Tropical weather raincoat and shoes
Replies: 12 - Last Post: Aug 29, 2008 2:05 AM Last Post By: Jehane
Aug 13, 2008 6:08 PM
Tropical weather raincoat and shoesI'm going to be in Costa Rica during the rainy season, and it will be very rainy but also hot. I'm a San Diegan and know nothing about raingear (I did get the hang of an umbrella after a year back east...). Where would I look for a raincoat that is very waterproof but also lightweight and breathable? How much can I expect to spend, and are there any specific fabrics I should look for? I've got my eye on this one but I don't know if that's a decent price or if there's something better out there. I'm hoping to stay under $100.
Also, any recommendations for comfortable, walking-suitable shoes that will be okay in the mud? I'm afraid wellies will give me blisters but my budget is limited so I can't afford super-high-tech hiking boots. I'm a girl and would prefer shoes that aren't hideous, but it's not a requirement.
Aug 14, 2008 12:44 AM
1Marmot Precip jacket is more or less the "silver standard" as far as light, breathable but waterproof and fairly cheap shell jackets are concerned. You should be able to find one at less than $100. That said, breathability really is not going to work there, in a tropical rain sweat can not push out of a fabric anyway, as there is not enough vapour pressure difference.
High boots or wellingtons would work, but are hot and heavy. How about just wearing light jogging shoes, which WILL get muddy (and you feet), then rinse/wash them in the evening and just live with it (natives have survivied barefoot for 10000 years).
Aug 14, 2008 6:42 AM
2Give Frogg Toggs a look. They are quite light and really cheap but breathability and rain protection wise they do well. They are cheap because they won't last all that long and won't handle abuse very well. If you're not bushwacking that shouldn't be a problem.
A good eVent jacket is probably you're best bet but all the one's I know of are $200 (American) plus.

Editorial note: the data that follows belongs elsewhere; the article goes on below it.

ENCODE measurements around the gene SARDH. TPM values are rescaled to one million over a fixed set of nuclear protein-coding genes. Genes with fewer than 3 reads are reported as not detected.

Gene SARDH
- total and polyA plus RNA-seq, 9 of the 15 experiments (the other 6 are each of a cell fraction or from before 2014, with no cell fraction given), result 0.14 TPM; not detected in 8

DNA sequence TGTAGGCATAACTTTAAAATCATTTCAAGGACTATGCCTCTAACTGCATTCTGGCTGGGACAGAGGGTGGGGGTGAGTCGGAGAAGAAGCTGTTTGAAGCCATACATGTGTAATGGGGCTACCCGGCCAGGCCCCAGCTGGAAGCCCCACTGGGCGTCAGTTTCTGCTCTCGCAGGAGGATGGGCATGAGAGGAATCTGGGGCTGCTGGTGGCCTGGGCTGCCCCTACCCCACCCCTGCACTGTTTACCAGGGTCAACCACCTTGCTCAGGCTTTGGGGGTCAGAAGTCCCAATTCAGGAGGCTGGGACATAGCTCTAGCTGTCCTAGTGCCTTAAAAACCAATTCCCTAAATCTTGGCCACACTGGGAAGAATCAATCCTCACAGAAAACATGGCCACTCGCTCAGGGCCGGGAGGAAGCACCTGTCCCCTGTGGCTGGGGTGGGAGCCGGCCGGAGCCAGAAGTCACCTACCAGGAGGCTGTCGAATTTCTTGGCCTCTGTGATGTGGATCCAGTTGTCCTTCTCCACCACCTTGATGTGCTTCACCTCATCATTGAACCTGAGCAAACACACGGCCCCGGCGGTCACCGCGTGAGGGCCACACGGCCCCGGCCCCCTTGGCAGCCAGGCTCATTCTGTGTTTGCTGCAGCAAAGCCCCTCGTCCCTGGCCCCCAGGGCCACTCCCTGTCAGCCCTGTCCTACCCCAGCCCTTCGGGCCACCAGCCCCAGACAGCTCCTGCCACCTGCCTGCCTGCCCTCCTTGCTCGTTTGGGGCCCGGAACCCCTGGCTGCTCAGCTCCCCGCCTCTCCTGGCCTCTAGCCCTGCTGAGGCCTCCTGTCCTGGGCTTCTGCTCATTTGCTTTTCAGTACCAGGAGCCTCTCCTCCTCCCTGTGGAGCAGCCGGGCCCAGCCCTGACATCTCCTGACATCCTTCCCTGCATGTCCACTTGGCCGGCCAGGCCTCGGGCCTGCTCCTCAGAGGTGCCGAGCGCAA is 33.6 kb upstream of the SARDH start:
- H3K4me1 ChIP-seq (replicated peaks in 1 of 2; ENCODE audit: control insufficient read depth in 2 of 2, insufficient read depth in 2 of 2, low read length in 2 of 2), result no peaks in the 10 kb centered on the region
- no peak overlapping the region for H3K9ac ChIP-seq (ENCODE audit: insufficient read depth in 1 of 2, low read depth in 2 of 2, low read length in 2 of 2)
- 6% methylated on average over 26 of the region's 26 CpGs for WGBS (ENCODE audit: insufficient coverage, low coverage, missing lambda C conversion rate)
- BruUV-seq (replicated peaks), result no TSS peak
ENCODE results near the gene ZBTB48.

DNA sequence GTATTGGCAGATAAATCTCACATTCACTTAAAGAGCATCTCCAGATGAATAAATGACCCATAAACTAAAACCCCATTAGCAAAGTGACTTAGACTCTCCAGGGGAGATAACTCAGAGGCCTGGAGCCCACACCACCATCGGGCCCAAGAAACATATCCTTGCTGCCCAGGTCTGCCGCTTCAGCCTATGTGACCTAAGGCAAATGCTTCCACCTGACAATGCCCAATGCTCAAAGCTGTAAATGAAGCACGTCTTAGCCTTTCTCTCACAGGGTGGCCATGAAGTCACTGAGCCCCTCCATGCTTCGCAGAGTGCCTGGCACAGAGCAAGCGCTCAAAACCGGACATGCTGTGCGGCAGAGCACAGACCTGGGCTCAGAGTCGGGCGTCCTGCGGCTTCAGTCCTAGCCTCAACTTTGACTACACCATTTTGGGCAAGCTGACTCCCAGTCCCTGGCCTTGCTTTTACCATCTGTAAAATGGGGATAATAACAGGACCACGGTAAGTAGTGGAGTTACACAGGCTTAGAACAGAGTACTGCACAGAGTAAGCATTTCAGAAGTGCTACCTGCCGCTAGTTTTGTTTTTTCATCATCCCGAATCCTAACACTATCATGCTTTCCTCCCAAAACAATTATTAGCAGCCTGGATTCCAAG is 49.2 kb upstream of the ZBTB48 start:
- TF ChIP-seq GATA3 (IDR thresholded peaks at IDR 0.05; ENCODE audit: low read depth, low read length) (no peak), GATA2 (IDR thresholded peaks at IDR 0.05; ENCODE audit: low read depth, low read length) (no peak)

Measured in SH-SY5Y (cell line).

I actually have the jacket you linked to. It's "okay". After a year or so of a lot of abuse it's losing the water proofness though, but I wasn't expecting much for $30 (I got it one sale at the outlet) so it's been good overall. It's pretty hot, but the pit zips do really help. A lot of these rain jacket claim to be breathable, I suppose maybe they are compared to old school plastic style, but still, I'd definitely look for pit zip regardless of how breathable the maker claims it is.
Aug 14, 2008 9:25 AM
3Look at light nylon rain ponchos they are portable, vent well, cheap and cover you up when you really need it. The boot thing has an element of more than rain and mud, they often wear them because of Bothrops asper and his buddies, get a pair of light high top cheap sailing boots you may be very happy you did.
Aug 14, 2008 11:49 AM
Aug 14, 2008 10:14 PM
Aug 14, 2008 10:27 PM
6I would recommend highly against wearing a rain jacket in the warm tropics -- regardless of how breathable it is. I guarantee you that within 15-20 minutes of wear, you will sweat so much that you will end up just as wet (soaked) inside!
For walking around town (i.e. not hiking and holding two trekking poles) -- an umbrella makes so much more sense...
Aug 14, 2008 11:25 PM
7Agree with Ben2World. If you are just in towns and cities, take an umbrella. If it's really hot and humid, the last thing you want is to wear another layer. The cheaper ones are waterproof on the inside and the outside (ie. it will hold your sweat in). As for shoes, I'd go for Teva sandals. Closed-in shoes, like raincoats, will keep the wet in - open shoes will let the wet out.
Aug 15, 2008 6:59 PM
Aug 16, 2008 11:12 AM
Aug 16, 2008 3:16 PM
Aug 25, 2008 7:27 AM
Aug 29, 2008 2:05 AM
12Agree with the others about raincoats in the tropics. If you must, an umbrella is best, followed by a rain poncho, as it has a bit of airflow. But for the 7 years I lived in the deep tropics, I never used a raincoat or an umbrella. I just got wet. It was usually a relief to be cooled down, and since I would already be sweaty the additional moisture was no big deal. It's not cold enough that you have to worry about getting sick from being wet. If you are hiking, or even just traipsing around the city, recommend wearing quick-dry clothes. That way if it does clear up you clothes will dry pretty quickly just from body heat. Cotton stays wet, and heavy, for ages. Quick-dry clothes are readily available from travel and outdoor stores.
Shoes - get outdoor sandals if you're planning on wandering around town. If you get sneakers you'll need 2 pairs - one to wear and one drying out, cos it's unlikely to dry overnight. Out bush, you'll need proper boots, and LOTS of socks.
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